As a child and a young teenager, but particularly when I heard it as a child in New York, I loved 'She's leaving home.' I had a whole fantasy about running away from home which it fed into! I loved the idea of meeting a man from the motor trade. Of course that meant a second hand car dealer. In general, I always liked the Beatle songs that had a bit of a narrative or story, from 'Michelle' onwards.

Not surprising that a young girl would think that.

I think I'm going to listen to the album right now.

Ok, it's a great album. It's a little like some great artistic landmark, Hamlet or the Mona Lisa--sort of heard to just hear it for itself, trying to put aside its status and reputation and everything that's been said about it.

One or two further comments:

"I'd love to turn you on" is an unfortunate trivializing period to the most impressive piece on the album.

Whatever else you want to say about "She's Leaving Home," the string arrangement is really gorgeous. Martin's work, I guess.

I agree with Stu about the "sidedness" of LPs. I always liked it, too, and the break between sides is very effective on this album.

I don't think it is the best album ever, just the best Beatles album. And there is some dead wood on the second side, esp. "Good Morning, Good Morning."

As for there lyrics, yes, sometimes, esp. Paul, can tell a good story, although he often has to add something a little twisted or some kind of sexual innuendo in an adolescent way. E.g. "Lovely Rita," "Ob-la-di, ob-la da," John does it, too ("Norwegian Wood." I guess "Eleanor Rigby" is pretty serious, although the message in the end is vapid. The "I'd love to turn you on" line is also an example. It is like saying, "life is empty; smoke this (or let's have sex)."

Both John and Paul had a tendency to become trivial and even nonsensical, so there's just really nothing much to the lyrics. It always felt to me like they got to a point where they just didn't much want to bother, because they were certainly capable of great lyrics (I mean, in the pop context.)

To my taste "Ob-la-di" is an example. The tendency really took off on the white album. I'd say roughly half of its lyrics are forgettable or worse. For that matter I'd say half of it, period, is forgettable or worse. I do disagree strongly with Stu about its merits. I listened to it a few months ago for the first time in years, to see if my opinion would change, and it didn't. Much or most of it just seems cold and empty to me. I could probably pick out a single LP's worth of songs and enjoy it.

I read the Giles Martin interview and now I'm going to have to listen to it so I can hear those samples of the remixed versions. I don't really expect to hear much difference. I sort of hope I don't so I won't be tempted to buy it.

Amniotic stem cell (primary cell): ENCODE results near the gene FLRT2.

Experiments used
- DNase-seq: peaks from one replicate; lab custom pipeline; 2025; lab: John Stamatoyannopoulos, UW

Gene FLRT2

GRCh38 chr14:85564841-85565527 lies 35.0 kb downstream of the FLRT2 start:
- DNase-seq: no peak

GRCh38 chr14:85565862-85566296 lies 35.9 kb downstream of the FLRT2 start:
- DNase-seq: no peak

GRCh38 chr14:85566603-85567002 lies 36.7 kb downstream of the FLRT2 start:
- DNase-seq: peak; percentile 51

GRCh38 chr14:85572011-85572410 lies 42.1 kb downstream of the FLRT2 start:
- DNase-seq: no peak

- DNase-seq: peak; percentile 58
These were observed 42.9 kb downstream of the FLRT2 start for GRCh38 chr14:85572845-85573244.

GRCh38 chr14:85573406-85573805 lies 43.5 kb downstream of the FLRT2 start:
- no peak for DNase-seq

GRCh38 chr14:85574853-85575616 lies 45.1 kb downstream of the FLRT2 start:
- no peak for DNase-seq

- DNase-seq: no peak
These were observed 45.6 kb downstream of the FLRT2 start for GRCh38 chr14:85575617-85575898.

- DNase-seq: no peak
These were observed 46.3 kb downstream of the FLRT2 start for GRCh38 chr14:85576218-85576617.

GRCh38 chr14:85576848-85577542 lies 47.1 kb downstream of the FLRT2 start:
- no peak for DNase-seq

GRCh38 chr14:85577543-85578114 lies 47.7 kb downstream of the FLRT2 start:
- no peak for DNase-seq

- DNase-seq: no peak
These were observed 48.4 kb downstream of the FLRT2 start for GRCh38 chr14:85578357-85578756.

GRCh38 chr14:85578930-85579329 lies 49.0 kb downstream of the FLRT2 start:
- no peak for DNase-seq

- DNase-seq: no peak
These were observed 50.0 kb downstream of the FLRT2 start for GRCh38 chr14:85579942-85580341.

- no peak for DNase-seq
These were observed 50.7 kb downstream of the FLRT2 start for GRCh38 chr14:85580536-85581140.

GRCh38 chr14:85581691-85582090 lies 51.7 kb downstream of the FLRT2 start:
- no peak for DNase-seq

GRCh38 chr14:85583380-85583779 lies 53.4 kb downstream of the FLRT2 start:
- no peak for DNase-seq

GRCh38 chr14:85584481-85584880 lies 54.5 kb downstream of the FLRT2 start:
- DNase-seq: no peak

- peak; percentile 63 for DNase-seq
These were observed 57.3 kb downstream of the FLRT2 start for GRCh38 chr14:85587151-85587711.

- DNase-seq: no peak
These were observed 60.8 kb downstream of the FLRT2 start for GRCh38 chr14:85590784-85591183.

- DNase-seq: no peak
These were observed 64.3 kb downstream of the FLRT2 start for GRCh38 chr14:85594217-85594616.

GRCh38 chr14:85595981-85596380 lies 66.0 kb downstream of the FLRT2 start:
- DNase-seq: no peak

I thought that might happen. You can hear the difference even on a car radio.


I really wasn't expecting much difference, partly because I don't have that good an ear, and partly because a friend of mine who has a much better ear doesn't seems to find the differences all that noticeable.

I think if you've listened to the original a billion times, you'll notice.

Greetings from Silver City, New Mexico everyone. I don't really have anything further to add except that every woman named "Rita" I have ever met has forced me to sing those lyrics in my head.

After I quickly wrote the blog post I thought more about the George Harrison song and how I probably was annoyed by it as a child and felt it slowed down the fun I was having with the other songs - a weird interlude. Now I love it. But it remains a very interesting start to "Side 2".

How sad about The White Album, Mac! I just love it, all of it, and find it to be great fun. What about "Martha My Dear"? And O-bla-di is wonderfully fun - with that song it is all about the melody. I can already guess your reaction to "Why Don't We Do It in the Road"! :)

I'm tempted to go off on what I don't like about the white album, but it's too close to bedtime. I'll just stick with what I said earlier--cold and empty, at least half of it.

I can't remember who it was now, but somebody who was involved in the L.A. rock scene in the late '60s and knew Charles Manson said that if Abbey Road had come out six months (or some number) earlier, "Sharon Tate would still be alive." That's probably not true, but it made a kind of sense to me.

On the other hand, though, I like Sgt Pepper more today than I did a week ago. I listened to the music bits in the Giles Martin interview, and yeah, there is a difference. Like a layer of dirt has been wiped off. I don't know if that first bit is from the remix or not, but my immediate reaction was that it's much heavier than what I hear on my cd.

My father explained to us what synchopation is by 'air piano' playing Lovely Rita, Metre Maid.' Its such a great song.

I've never truly understood what syncopation is. Either it's fairly obvious or it's over my head.